Every 8.11 days of this year, I attended a sports event. An ice hockey game, a day at the races, and a night of lucha libre, three football games, and 39 baseball games. On Boxing Day, I went to the last of those sporting events, the Blue Square Bet Premier League game between Lincoln City and Grimsby Town at Sincil Bank. The league is, to me, still called the Conference. It’s the fifth tier of English football. What used to be called (and probably still is) “non-League football,” meaning it’s not part of the Football League. It’s all quite confusing; all you need to know is it’s four whole divisions below Liverpool, Arsenal, etc.
Lincoln City were the first professional football team I watched regularly. In the late eighties, in my late teens, with a job in a supermarket, I had a few spare quid to go now and again to watch them. They had slipped out of the fourth tier the year before, and I watched them play in the Conference and go straight back up. Lincoln City have never really been that good. For all of my life, they’ve never been higher than the third tier, and most of the time, they’ve been in the fourth tier. But, on the last day of the 2010/11 season, they lost and were relegated.
Grimsby Town, their opponents on Boxing Day, were relegated to the fifth tier the season before. Grimsby, for those of you unfamiliar with the geography of the United Kingdom, is also in Lincolnshire. Prior to the Grimsby game, the highest attendance for a Lincoln City home game this season was 2, 448 (on the first home game of the season). There were 5,506 there for the Boxing Day local derby, around 1,700 of which had travelled the 37 miles from the north Lincolnshire coast to the, ahem, big city.
A ticket in the Lincolnshire Echo Stand, along one of the sides of the pitch, costs £18 at the turnstiles (EUR 21.58, USD 28.21, CAD 28.75, MXN 395.31). You can see a Toronto Blue Jays game and have enough money for a beer for the same price. It wasn’t too cold; a bit nippy. Windy, though, so I got a cup of tea from the little place selling snacks and drinks. The milk was already in the tea when it came out of the big urn. Players from both teams warmed up on the pitch. Running little drills. The PA played a few pop songs, stuff that I assume is in the charts. Closer to kick off time, the PA played The Jam’s “A Town Called Malice,” and “All or Nothing” by the Small Faces, who, Wikipedia tells me, played at Sincil Bank in 1966 with the Who and the Kinks.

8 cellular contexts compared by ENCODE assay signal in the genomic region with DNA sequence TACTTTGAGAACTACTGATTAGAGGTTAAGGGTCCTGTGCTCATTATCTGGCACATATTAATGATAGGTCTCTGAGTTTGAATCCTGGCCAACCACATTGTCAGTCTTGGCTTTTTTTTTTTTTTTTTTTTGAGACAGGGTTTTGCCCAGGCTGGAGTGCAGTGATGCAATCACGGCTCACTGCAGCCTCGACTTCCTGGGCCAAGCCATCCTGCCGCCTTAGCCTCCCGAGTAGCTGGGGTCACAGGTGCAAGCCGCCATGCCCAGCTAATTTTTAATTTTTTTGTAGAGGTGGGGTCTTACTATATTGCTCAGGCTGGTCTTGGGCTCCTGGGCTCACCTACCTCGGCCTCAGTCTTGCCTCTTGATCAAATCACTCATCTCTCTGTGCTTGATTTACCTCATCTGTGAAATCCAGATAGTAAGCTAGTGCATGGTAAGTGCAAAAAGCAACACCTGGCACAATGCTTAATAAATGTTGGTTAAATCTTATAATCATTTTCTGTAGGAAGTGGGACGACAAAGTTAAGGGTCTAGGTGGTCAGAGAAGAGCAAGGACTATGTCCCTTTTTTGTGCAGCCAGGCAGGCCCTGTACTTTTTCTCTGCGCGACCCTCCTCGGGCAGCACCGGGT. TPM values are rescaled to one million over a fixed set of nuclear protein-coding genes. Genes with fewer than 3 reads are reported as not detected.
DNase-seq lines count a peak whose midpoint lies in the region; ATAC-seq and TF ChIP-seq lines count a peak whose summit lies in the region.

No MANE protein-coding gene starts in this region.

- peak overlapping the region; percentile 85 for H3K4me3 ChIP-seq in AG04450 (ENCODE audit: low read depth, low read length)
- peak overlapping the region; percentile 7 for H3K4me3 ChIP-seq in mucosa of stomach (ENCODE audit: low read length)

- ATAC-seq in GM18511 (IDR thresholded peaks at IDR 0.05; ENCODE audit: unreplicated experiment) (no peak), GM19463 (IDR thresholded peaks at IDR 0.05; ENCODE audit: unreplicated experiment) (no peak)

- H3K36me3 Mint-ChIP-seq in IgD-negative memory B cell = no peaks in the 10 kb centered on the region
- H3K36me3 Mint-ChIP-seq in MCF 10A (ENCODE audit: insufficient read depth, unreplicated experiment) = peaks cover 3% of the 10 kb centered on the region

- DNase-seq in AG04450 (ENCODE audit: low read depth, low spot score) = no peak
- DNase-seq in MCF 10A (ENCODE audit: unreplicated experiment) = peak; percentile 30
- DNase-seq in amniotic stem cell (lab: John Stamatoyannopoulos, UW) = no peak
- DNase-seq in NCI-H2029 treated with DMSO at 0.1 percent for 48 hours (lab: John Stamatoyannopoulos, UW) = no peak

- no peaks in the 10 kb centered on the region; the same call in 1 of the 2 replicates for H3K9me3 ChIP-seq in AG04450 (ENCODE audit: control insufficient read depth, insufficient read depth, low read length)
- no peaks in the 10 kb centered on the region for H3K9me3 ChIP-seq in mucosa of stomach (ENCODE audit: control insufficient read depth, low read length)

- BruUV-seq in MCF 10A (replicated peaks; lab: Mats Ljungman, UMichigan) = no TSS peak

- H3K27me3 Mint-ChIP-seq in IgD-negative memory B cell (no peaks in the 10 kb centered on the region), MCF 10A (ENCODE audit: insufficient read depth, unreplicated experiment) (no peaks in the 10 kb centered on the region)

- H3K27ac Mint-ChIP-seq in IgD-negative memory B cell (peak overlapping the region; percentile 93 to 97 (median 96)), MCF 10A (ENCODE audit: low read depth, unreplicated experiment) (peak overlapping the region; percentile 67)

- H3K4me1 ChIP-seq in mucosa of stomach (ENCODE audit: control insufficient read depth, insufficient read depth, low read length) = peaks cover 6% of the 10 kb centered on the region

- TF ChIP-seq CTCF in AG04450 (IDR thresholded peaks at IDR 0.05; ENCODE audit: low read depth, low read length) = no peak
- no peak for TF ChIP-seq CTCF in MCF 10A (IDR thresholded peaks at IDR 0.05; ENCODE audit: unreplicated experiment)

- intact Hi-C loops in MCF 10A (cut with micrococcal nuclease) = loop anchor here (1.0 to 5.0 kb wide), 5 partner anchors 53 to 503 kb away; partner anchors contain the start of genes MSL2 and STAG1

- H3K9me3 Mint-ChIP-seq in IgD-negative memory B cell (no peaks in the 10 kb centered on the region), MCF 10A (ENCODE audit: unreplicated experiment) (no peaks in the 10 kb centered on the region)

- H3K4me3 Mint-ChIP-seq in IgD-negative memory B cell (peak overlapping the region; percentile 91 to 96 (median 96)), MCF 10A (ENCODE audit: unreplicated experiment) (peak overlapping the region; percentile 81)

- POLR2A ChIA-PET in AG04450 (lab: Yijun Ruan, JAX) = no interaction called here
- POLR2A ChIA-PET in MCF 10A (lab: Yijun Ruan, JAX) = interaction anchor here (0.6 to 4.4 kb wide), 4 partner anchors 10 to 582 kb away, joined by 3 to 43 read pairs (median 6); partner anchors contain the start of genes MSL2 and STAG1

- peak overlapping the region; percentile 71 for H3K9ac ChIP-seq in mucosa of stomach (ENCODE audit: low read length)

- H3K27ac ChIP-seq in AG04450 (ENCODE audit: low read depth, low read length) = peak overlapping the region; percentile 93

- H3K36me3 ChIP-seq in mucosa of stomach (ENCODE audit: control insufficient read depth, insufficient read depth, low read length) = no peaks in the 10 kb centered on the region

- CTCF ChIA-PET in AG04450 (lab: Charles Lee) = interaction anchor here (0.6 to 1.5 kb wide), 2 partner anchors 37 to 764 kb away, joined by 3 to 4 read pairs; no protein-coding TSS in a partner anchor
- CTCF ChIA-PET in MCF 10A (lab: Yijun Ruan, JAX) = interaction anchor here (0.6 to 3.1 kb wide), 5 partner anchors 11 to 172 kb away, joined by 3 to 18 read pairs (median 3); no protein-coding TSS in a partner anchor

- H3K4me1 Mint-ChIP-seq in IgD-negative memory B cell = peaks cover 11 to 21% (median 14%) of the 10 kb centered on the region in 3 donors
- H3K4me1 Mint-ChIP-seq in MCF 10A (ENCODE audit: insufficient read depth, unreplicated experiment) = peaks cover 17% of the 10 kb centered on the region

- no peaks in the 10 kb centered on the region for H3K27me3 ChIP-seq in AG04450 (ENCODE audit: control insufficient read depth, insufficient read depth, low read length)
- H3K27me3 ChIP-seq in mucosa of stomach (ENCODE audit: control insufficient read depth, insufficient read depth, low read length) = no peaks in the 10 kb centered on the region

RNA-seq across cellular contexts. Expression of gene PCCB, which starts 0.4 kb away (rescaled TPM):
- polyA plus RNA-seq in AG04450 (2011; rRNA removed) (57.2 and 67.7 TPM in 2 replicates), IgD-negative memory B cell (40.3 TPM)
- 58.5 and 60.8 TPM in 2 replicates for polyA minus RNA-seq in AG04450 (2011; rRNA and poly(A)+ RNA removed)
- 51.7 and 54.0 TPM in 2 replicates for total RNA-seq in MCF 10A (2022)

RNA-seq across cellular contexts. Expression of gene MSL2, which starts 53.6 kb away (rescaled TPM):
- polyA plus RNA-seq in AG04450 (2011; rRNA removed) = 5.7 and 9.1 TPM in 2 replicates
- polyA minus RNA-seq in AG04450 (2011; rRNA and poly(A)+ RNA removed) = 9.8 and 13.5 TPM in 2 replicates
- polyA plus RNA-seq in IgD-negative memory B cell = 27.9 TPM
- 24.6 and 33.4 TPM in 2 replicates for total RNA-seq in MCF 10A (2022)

Closer to kick off, the music ramped up a bit. First, with the Dam Busters March, the theme tune of the film about the World War II operation where No. 617 Squadron set off from RAF Scampton, a few miles outside of Lincoln, on a mission to bust the shit out of dams in the Ruhr valley with bouncing bombs. That was followed by Wagner’s Ride of the Valkyries. And then we were ready for football!
Being a local derby, there was a fair bit of back and forth chanting between the fans of both teams. Both sets of fans taking turns to shout “Who are ya?” at each other, and minutes later shouting “You’re the shit of Lincolnshire” at each other. That seemed odd, considering they’d both been asking who they were.
On the field, it got off to a frustrating start. Not much space on the pitch. Well, actually, there was a ton of space on the pitch, but like pre-teen children, all the players seemed to be following the ball around. It was all too crowded for anyone to do anything. If any player showed any element of skill, it seemed inadvertent. A nice touch here, a yard of pace, a pass into space: all let down by the team-mates who hadn’t seen what might happen.
Throw-ins and goal kicks would see the teams assume their formations in small areas of the field. Every outfield player is in about a sixth of the field for the free kick that the goal keeper is taking in the photo below. It was depressing to watch. This wasn’t football. And if this style were to somehow sweep the globe so that Barcelona and AC Milan were playing like this, I’d stop watching football all together.
(More depressing than the style of play, though, was hearing someone behind me refer to Lincoln City’s black French midfielder Jean-Francois Christophe as being “just like a gorilla.”)
One good thing, though, was that the ball they played with was like the black-and-white panelled ball you automatically think of when you close your eyes and think of what a football looks like (that is, like this Adidas Telstar ball). I can understand that changing the way a soccer ball looks might be a good boost for sales of balls for Adidas or Nike or whoever, but it seems like a bad idea. A baseball is a baseball, and pretty much looks like it always has. Basketballs, American football balls, tennis balls, hockey pucks: they don’t change every few years. Why should soccer balls change so often?